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WHAT ABOUT THE WOMEN??
Gender dynamics in resource management
In the past years, gender has been ‘mainstreamed’ into community development initiatives but this has not transformed the lives of women living in these communities. In fact women are marginalised especially in terms of gender roles and responsibilities, access to and control of resources, involvement in decision making and power relations. It does not help that the country is largely patriarchal but still views gender equality and social inclusion as a way of stripping off the powers of men and placing women at the top. This line of thought has attributed to the increase in gender based violence promoting family disintegration, poverty, HIV and Aids and death.

Women living in resource rich communities face social exclusion in all spheres of life. Companies prefer to employ men at the expense of their female counterparts. One woman, a widow in Marange lamented ‘vari kungotora varume chete, ko isusu? Tinodawo kushandira mhuri dzedu’ (they are only employing men, what about us? We also want to fend for our families) Another woman in the same area commented that deliberate segregation of women in these companies often lead to poverty in the community as women have been known to be better managers of finances, whilst most men who are gainfully employed drink away their wages leaving the women in desperation to fend for the family by themselves.
In the tea, coffee and sugar cane industry in Chisumbanje and Chipinge women who have been ‘lucky’ to be employed have faced challenges both at work and at home. It is a vicious cycle of gender based violence that has stripped off the women their dignity and self confidence. At work, several women have complained of their male supervisors demanding sexual favours in exchange for lighter duties and overtime. They give in because they need the money and the job as in most cases they are the bread winners. They cannot report to their superiors who are mostly men as well. This makes women vulnerable, such that even at workers meetings their voice is never heard. The men dominate the meetings and the women have to abide by whatever decisions reached by their male counterparts. The companies have not made tangible efforts to ensure that the voices of women are heard and their views considered.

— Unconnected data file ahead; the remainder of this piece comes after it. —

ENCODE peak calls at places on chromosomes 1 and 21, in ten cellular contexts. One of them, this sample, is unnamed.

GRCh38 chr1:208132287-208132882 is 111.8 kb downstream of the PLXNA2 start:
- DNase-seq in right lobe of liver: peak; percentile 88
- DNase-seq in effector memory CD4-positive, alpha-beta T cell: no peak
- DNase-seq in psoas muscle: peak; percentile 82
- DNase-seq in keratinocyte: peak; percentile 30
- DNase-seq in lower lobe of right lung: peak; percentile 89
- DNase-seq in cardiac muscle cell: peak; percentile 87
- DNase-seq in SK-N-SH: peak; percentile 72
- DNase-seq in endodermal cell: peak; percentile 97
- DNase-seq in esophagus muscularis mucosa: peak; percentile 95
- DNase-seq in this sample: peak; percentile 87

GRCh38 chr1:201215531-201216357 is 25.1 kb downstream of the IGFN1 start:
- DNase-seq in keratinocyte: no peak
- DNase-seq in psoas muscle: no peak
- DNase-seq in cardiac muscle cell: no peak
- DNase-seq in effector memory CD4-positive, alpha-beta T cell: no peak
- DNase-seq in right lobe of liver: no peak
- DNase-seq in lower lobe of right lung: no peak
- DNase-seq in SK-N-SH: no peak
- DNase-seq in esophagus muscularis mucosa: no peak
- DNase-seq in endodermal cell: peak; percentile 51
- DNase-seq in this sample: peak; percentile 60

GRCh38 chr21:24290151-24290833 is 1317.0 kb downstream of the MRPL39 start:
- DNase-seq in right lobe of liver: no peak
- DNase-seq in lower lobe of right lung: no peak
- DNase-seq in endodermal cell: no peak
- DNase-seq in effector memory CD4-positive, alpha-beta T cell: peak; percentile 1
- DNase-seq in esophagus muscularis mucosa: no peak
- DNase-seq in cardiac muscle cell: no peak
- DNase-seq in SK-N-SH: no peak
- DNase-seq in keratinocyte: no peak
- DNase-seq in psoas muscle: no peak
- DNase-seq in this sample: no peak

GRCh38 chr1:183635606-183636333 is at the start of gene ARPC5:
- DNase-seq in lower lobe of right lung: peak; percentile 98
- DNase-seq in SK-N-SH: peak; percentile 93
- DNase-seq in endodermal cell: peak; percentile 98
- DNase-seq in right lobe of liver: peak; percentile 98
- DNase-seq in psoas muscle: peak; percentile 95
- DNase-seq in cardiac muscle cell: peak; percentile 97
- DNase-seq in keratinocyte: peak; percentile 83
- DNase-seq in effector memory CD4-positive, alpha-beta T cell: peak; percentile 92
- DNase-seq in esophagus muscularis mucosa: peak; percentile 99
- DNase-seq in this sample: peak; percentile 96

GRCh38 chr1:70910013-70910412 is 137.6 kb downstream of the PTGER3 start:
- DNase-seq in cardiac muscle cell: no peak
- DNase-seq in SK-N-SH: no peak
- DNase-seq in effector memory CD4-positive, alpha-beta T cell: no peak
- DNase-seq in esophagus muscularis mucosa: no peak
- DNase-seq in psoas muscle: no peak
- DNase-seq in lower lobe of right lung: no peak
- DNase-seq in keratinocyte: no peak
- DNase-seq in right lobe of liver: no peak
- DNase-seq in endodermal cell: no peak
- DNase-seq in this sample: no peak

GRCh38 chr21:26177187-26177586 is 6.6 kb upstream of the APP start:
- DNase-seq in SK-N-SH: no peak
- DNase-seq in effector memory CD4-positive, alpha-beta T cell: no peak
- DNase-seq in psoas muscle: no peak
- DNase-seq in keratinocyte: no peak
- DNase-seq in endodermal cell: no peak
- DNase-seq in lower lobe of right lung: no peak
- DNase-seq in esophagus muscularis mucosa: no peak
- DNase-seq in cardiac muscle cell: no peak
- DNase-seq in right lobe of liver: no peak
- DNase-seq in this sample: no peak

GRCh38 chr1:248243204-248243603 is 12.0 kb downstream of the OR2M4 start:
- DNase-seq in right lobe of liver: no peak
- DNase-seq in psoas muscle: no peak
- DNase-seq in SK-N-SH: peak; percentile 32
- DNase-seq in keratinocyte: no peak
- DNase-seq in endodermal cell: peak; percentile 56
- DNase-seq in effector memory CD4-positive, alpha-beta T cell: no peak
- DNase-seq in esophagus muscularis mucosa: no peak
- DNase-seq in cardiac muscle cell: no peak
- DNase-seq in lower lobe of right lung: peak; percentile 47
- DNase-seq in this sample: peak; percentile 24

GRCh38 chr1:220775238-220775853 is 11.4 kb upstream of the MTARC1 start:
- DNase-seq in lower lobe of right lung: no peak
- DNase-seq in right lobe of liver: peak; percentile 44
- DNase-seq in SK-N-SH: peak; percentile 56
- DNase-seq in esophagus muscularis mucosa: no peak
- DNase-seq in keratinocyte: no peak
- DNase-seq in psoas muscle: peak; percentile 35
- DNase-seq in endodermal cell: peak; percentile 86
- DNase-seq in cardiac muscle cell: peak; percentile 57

After working in the coffee, tea and sugar cane plantations, their husbands will be waiting to confisticate their earnings in order to stop them from acquiring resources. An access and control survey conducted in Chipinge ward 19 revealed that a woman, working or not, had no right to own property. The Ndau culture states that the husband has control over all assets, livestock and earnings. Only 10% of the women said they could acquire livestock such as chickens and goats and the only assets they could earn are kitchenware. It is a general Ndau belief that “Mombe dzemukadzi dzinopisa dzemurume” (the woman’s cows cause death to the man’s cows if placed in the same kraal). So no woman can own anything and lack of ownership means no control. In fact, an access and control tool used revealed that 70% of the men in resource extraction communities considered women as an asset, not a partner. When asked to list down their assets, on top of their lists were the wives. “mukadzi chiro changu, ndakamutenga sematengero andinoita mombe” (My wife is and asset. I bought her just like i bought my cow).

 

 

 

 

 

 

 

“Anhu ari kunyengwa kuSabot uko. Maboss anenge atikana uchida kuti basa rireruke ndide,ini ndotodawo. Amuna havadi kuseenza,ngekumwe doro mumabhawa. Apedza oti akadzi ari kuhura otitaka!! tashatirwawo ana tatita woye!”- Women are being asked for sexual favors at Sabot were they go in search for work, on the basis that they will be given lighter duties. Meanwhile, the men don’t want to work, they go to drinking holes the whole day. Upon discovering about the woman’s infidelity, the man beats up the wife but still expects her to go to work for the family.



Men taking part in Access and control of resources discussion.